Listed below are a variety of health behaviors that can be used to create worksite challenges. Use these ideas, improve upon them, or create your own to encourage employees to improve their health. The key is to have fun and help people live happier, healthier, and more energetic lives. Challenges can be created using a point system, a daily participation or a combination of things.

Super Tracker

SuperTracker - Anyone can create a group and invite others to join. Group members use SuperTracker’s great features to track their foods and/or physical activities and can opt to share this information with their group leader.

Overall Physical Condition Target Behaviors

  • A minimum of seven (7) hours of sleep - participants track each evening they sleep a minimum of 7 hours.
  • Physical exam or health screening to understand current health condition.
  • Drink 32 oz. of water during the work day to stay hydrated and avoid fatigue

Exercise & Fitness Target Behaviors

  • Host a “Mile-Per-Day” program - each day participants do aerobic activities to equal one mile. Award a monthly certificate of achievement to participants earning these levels of achievement: Gold (30 miles), Silver (20 miles), or Bronze (10 miles).
  • Walk or Bike to Work program - participants count each trip to and from the worksite or count the actual miles walked or biked to the worksite.
  • “Noon Walk” program - participants walk a mile during lunch with coworkers and keep track of the miles. Award a Certificate of Achievement each month for Gold (30 miles), Silver (20 miles), and Bronze (10 miles) levels of achievement.
  • Exercise for 30 minutes - track every 30 minutes of exercise.
  • Resistance or weight training - track every 30 minutes of muscle strengthening exercise completed.
  • Compete in a community event such as a 5K walk or run - participation and completion wins the challenge.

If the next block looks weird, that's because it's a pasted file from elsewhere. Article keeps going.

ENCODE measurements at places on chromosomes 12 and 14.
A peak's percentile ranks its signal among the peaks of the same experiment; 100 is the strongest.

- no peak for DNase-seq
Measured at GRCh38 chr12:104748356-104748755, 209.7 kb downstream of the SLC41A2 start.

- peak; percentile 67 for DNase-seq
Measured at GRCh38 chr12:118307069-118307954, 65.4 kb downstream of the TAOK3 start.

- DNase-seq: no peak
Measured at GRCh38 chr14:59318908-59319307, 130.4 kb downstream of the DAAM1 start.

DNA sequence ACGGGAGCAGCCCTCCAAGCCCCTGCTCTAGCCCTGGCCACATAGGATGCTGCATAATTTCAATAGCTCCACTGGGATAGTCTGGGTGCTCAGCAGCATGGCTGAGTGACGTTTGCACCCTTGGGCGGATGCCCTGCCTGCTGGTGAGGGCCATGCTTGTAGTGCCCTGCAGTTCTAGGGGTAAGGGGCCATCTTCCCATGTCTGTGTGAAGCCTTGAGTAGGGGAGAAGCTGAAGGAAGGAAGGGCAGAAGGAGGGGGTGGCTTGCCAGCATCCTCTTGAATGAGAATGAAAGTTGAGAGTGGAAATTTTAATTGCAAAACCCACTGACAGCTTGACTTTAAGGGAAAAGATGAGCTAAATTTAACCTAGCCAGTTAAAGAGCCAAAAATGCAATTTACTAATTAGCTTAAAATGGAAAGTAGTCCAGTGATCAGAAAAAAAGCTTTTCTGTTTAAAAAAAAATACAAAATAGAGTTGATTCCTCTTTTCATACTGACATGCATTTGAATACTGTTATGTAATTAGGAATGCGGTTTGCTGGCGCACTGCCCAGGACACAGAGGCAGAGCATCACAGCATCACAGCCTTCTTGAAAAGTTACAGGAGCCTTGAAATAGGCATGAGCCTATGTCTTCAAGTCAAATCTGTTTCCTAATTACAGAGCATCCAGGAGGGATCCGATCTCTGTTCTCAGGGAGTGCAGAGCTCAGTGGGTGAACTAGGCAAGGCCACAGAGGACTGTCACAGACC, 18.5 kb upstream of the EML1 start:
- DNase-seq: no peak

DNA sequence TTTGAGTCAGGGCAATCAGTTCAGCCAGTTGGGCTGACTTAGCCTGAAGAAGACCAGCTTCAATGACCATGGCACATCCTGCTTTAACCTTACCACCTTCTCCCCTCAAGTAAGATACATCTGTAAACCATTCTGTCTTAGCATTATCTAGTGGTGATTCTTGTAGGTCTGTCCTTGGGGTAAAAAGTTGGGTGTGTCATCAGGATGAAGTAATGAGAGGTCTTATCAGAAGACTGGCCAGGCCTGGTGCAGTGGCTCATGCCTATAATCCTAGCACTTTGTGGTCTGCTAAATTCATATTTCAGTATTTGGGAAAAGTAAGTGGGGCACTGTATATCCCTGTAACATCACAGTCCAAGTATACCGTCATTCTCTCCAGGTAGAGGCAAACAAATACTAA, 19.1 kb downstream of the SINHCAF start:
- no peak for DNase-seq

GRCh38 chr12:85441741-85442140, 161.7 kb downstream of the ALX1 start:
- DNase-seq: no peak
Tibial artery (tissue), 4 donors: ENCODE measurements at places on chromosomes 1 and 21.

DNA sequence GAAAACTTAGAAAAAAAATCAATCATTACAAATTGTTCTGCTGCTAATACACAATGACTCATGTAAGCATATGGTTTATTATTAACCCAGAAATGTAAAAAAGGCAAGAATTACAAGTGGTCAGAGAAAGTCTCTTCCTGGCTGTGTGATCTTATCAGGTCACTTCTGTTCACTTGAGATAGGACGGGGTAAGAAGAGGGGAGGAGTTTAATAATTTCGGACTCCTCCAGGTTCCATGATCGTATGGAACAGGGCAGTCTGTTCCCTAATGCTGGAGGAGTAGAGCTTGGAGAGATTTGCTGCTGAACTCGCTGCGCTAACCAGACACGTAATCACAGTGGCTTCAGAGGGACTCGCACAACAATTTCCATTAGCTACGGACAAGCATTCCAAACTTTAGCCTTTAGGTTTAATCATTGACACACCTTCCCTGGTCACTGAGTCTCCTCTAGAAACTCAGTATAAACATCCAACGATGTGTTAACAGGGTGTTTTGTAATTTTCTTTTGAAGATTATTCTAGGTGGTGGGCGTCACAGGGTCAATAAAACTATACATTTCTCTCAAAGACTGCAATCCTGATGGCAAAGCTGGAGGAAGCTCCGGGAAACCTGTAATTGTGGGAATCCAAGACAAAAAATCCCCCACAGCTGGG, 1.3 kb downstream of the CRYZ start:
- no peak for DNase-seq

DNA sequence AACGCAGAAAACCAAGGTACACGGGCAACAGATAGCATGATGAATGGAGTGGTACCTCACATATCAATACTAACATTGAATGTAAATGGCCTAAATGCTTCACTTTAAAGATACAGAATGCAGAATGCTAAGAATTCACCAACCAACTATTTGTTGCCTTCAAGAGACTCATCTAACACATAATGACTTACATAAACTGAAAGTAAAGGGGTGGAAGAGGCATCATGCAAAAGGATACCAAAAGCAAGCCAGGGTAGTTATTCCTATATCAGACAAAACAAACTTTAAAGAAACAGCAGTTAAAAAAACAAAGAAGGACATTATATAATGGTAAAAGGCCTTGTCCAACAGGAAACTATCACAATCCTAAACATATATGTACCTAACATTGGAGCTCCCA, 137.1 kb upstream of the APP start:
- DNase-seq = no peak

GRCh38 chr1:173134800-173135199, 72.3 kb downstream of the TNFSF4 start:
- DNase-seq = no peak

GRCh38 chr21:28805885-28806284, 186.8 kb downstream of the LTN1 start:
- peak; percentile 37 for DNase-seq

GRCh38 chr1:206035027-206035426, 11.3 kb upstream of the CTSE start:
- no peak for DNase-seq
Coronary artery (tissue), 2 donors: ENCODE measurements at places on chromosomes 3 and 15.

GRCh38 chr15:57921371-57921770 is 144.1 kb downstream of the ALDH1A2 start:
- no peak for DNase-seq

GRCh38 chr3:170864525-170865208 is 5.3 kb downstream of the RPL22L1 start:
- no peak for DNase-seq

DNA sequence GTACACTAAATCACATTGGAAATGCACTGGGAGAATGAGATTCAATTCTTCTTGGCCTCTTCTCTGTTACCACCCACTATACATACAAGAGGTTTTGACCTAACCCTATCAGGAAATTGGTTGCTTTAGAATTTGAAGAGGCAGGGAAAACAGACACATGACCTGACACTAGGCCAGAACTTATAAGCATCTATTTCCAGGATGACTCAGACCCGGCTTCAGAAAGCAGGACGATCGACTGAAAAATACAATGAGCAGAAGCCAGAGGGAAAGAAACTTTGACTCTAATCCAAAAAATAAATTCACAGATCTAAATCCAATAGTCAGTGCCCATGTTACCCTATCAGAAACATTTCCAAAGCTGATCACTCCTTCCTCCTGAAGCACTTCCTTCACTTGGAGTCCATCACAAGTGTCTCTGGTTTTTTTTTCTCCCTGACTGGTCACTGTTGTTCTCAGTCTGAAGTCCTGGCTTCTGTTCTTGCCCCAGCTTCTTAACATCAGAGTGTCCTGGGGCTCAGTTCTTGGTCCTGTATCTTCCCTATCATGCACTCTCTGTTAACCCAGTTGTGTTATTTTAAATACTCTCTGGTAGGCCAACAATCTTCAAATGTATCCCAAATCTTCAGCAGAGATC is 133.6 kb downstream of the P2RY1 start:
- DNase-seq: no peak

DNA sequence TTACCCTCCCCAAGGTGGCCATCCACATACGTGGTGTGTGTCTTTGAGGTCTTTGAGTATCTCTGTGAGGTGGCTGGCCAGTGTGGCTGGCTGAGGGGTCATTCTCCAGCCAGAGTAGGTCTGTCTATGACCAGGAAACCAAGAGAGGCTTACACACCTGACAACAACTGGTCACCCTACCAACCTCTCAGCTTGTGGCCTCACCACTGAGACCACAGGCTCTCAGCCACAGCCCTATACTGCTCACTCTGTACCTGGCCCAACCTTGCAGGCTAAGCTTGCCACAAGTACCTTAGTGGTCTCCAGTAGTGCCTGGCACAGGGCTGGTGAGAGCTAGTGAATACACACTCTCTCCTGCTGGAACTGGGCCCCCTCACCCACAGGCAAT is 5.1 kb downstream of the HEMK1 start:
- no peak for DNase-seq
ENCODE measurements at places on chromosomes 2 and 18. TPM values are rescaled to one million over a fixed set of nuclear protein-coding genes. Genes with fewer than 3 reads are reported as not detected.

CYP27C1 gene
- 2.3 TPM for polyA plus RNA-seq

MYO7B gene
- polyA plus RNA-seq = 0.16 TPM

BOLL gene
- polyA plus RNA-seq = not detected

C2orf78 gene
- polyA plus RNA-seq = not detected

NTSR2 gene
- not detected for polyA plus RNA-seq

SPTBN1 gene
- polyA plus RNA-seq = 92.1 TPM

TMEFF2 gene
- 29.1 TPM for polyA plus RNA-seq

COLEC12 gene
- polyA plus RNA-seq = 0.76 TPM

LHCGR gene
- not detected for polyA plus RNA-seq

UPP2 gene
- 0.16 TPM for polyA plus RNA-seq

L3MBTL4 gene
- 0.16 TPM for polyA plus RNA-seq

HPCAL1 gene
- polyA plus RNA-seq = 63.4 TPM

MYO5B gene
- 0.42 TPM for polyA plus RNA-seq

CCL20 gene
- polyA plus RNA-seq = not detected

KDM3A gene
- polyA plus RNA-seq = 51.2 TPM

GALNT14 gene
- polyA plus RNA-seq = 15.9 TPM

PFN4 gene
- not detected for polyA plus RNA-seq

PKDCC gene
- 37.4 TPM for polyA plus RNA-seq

• Stair climbing competition - count the stairs climbed everyday toward achieving an established goal for total stairs climbed over a given time period.
  • Avoid the elevator - track the number of times participants take the stairs instead of the elevator.
  • Stretching - track each 15 minutes spent stretching.

Nutrition Target Behaviors

  • Eat at least 3 cups of fruitsand/or vegetables per day - earn one point for each cup of fruit or vegetables. One serving of fruit = a medium apple, banana, or orange, a 1/2 cup of cooked or canned fruit (chopped), or 3/4 cup of fruit juice. One serving of vegetables = one cup of raw, leafy vegetables, 1/2 cup of other vegetables (chopped, cooked or raw), or 3/4 cup of vegetable juice.
  • Eat healthy snacks - participants track each time they eat only fruit and/or vegetables for snacks.
  • Eat breakfast - participants track each day they eat a healthy breakfast.
  • Reduce calorie intake - participants track each day they reduce calories by 100. Employees can eliminate 100 calories from their diet each day by eating smaller portions or avoiding certain foods or beverages that they normally consume.
  • Track calories - participants track each day they successfully log everything they eat and drink.
  • Share healthy meal recipes - participants track healthy recipes they contribute to a company healthy cookbook, up to an established maximum.

Emotional / Personal Growth / Capacity for Change